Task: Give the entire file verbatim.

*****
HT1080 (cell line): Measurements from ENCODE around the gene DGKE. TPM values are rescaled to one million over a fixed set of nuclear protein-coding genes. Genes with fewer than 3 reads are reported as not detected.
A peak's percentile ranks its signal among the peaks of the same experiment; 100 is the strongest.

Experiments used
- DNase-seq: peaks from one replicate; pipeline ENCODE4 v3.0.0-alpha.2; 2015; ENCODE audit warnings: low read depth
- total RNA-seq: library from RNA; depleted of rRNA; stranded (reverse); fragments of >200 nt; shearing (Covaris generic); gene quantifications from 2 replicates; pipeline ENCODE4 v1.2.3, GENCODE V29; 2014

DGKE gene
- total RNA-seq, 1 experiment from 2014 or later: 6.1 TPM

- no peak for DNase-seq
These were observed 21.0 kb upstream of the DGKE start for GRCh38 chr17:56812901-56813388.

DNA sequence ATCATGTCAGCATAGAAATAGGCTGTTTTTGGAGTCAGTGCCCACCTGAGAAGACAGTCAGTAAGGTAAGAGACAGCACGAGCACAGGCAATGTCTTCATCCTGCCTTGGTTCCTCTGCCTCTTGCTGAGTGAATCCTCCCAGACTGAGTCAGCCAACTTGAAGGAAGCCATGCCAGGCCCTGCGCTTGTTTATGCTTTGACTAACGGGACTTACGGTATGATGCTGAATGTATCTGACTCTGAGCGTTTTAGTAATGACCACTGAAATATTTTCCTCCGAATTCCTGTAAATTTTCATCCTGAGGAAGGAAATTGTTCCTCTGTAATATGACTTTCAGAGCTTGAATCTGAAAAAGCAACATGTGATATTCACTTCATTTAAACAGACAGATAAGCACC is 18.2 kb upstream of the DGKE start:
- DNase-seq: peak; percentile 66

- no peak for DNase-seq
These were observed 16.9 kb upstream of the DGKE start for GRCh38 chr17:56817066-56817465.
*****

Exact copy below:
HT1080 (cell line): Measurements from ENCODE around the gene DGKE. TPM values are rescaled to one million over a fixed set of nuclear protein-coding genes. Genes with fewer than 3 reads are reported as not detected.
A peak's percentile ranks its signal among the peaks of the same experiment; 100 is the strongest.

Experiments used
- DNase-seq: peaks from one replicate; pipeline ENCODE4 v3.0.0-alpha.2; 2015; ENCODE audit warnings: low read depth
- total RNA-seq: library from RNA; depleted of rRNA; stranded (reverse); fragments of >200 nt; shearing (Covaris generic); gene quantifications from 2 replicates; pipeline ENCODE4 v1.2.3, GENCODE V29; 2014

DGKE gene
- total RNA-seq, 1 experiment from 2014 or later: 6.1 TPM

- no peak for DNase-seq
These were observed 21.0 kb upstream of the DGKE start for GRCh38 chr17:56812901-56813388.

DNA sequence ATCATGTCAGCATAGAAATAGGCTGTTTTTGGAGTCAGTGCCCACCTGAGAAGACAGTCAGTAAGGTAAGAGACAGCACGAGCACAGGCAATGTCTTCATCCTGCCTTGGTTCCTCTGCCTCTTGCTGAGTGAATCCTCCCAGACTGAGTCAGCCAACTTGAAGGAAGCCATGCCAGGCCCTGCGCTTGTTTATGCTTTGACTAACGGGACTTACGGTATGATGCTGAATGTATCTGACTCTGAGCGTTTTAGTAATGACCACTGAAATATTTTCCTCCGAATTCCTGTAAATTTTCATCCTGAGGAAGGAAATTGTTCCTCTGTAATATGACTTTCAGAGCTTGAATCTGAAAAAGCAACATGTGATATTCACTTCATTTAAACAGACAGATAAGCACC is 18.2 kb upstream of the DGKE start:
- DNase-seq: peak; percentile 66

- no peak for DNase-seq
These were observed 16.9 kb upstream of the DGKE start for GRCh38 chr17:56817066-56817465.